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Wisconsin could lose federal funds used to fight substance abuse because too many minors have been able to illegally buy cigarettes, according to a Department of Health and Family Services survey.
"If we' re going to reduce teen smoking, a big responsibility falls on retailers," said Elizabeth August of the Winnebago County Tobacco Free Coalition. "The more access teens have to cigarettes, the more teens are going to smoke."
Officials sent teenagers into stores across the state throughout the summer to find out how often minors were able to illegally purchase tobacco products. Clerks sold cigarettes to minors in one-third of store visits, according to Department of Health and Family Services results. Minors were able to buy cigarettes in one-quarter of visits last year.
Because national standards allow states to have no more than a 22 percent failure rate in selling tobacco to minors, Wisconsin could lose some of the $10 million it gets in federal substance abuse aid, the Associated Press reported.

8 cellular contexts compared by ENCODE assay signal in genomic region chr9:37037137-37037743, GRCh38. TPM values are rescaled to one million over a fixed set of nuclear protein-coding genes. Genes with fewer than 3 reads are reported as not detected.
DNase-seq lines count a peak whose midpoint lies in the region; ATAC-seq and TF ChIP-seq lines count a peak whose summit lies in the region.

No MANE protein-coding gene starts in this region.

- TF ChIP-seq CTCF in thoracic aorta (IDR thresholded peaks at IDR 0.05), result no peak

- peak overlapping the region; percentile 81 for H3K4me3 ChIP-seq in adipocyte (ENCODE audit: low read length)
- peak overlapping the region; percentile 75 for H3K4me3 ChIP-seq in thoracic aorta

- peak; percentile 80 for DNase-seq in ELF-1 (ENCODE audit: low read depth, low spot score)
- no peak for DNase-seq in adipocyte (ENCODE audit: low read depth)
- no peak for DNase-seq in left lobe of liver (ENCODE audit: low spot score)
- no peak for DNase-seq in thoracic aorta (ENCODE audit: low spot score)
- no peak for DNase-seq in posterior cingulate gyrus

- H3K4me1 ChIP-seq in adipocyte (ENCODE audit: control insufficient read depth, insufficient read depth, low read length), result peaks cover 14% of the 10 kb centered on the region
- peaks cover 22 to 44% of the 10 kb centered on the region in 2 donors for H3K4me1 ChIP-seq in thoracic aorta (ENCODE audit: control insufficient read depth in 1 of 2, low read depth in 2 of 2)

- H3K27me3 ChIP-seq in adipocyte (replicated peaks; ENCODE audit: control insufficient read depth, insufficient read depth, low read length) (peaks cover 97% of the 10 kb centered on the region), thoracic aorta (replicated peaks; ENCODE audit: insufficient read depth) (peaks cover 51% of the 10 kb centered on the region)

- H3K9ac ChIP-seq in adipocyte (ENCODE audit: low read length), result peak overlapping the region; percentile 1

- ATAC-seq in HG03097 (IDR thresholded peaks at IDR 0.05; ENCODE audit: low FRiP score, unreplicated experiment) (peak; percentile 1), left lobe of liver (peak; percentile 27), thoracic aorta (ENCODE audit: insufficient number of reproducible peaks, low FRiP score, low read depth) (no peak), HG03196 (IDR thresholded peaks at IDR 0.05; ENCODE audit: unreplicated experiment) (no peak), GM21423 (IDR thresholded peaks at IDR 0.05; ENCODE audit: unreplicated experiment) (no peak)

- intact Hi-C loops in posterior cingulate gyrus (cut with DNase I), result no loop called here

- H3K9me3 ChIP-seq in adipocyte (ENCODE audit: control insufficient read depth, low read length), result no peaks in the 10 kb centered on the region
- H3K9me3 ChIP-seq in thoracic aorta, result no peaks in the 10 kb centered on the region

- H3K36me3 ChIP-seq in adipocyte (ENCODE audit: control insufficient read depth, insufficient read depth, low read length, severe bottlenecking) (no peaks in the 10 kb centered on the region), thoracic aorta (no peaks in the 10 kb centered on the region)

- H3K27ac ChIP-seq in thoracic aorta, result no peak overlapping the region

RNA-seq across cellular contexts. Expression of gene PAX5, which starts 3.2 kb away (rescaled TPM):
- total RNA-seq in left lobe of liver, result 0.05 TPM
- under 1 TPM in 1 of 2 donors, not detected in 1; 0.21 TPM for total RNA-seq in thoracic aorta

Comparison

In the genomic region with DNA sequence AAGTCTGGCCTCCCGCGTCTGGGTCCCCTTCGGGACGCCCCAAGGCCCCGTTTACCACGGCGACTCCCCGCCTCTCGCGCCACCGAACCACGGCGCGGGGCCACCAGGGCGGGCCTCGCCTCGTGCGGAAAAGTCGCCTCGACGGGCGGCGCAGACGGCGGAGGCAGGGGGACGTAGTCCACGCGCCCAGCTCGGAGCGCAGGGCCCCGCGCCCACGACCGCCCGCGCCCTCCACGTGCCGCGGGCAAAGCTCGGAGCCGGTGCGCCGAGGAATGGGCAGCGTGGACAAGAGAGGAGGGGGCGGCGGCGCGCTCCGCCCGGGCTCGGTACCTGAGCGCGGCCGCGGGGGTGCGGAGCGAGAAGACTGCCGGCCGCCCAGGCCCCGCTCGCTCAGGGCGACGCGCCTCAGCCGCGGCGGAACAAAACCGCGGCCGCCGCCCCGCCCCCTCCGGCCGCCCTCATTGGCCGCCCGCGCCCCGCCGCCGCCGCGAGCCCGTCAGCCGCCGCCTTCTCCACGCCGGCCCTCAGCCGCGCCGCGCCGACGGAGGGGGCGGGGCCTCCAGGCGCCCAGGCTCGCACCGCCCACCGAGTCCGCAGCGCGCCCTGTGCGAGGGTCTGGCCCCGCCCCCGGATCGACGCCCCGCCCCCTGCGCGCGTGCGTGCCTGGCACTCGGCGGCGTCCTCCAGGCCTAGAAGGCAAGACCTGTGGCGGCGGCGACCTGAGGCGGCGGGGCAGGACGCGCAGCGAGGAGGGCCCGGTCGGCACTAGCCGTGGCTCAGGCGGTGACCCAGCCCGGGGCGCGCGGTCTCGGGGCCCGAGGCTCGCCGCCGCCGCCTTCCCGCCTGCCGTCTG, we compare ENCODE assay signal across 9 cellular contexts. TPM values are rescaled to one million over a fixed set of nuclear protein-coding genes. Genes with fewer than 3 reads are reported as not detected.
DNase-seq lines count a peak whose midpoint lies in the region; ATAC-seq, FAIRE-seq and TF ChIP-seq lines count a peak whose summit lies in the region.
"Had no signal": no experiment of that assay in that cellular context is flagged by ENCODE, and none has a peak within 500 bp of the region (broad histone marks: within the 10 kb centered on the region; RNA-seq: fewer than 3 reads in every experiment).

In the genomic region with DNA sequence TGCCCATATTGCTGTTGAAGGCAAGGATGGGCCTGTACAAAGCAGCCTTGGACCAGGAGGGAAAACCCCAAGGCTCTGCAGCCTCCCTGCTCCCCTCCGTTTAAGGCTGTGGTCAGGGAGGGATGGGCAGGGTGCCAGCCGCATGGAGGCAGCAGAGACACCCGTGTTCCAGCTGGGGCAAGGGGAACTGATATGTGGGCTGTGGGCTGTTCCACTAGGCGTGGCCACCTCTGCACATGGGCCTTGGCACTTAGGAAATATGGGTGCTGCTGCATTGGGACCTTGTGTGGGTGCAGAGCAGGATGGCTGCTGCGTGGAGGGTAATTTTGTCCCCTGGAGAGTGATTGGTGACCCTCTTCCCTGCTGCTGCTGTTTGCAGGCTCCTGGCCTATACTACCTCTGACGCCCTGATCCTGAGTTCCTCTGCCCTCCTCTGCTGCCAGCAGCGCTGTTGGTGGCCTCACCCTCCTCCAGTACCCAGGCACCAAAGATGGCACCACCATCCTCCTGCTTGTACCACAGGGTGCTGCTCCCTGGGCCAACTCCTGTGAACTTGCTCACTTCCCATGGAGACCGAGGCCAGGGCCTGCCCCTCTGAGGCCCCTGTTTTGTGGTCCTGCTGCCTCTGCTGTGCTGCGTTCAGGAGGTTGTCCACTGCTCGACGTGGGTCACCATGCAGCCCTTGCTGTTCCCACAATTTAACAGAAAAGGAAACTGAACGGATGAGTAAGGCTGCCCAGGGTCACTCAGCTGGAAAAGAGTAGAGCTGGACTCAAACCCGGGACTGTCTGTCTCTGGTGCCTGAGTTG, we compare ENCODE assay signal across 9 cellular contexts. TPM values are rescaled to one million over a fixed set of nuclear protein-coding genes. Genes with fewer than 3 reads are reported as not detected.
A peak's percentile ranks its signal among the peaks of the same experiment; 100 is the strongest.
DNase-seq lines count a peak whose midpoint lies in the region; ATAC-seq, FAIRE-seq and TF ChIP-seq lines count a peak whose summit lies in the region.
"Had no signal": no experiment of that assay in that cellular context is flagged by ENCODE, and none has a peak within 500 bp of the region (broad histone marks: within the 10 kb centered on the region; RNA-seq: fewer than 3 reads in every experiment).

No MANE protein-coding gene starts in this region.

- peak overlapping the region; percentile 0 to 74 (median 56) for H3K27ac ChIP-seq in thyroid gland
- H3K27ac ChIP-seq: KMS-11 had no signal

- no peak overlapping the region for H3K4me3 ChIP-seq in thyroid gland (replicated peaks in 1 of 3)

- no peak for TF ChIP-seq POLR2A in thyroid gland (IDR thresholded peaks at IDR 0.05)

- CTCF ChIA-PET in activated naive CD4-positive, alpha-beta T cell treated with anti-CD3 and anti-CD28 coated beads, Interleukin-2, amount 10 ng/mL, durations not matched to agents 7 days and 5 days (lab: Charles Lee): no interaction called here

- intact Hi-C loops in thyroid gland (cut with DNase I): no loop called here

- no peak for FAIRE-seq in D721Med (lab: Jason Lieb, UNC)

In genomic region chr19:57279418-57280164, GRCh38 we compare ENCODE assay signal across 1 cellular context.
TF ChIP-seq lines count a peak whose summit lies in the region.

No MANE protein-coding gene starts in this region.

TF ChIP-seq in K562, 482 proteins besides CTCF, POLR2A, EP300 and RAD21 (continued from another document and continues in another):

State health officials have talked with the federal government about minimizing the penalty. Teens illegally buy more than 5 million packs of cigarettes per year, the Wisconsin Tobacco Control Board reported. Wisconsin retailers sold to teens this year at a 9 percent higher rate than in 2000.
As part of the National "We Card" program, store employees are trained to ask for identification from anyone appearing to be less than 27 years old, but others card everyone. Employees at Oshkosh' s Lang Oil have a firm instruction: No ID, no cigarettes.
"I' d rather not make a sale if they don' t have an ID," said owner Jim Lang. "Some people get put off by it, but so be it. Some 20-year-olds look like they' re 30. You never can tell."
Clerks who sell to minors can be fined $500 on their first offense and can lose their tobacco sales license on subsequent offenses.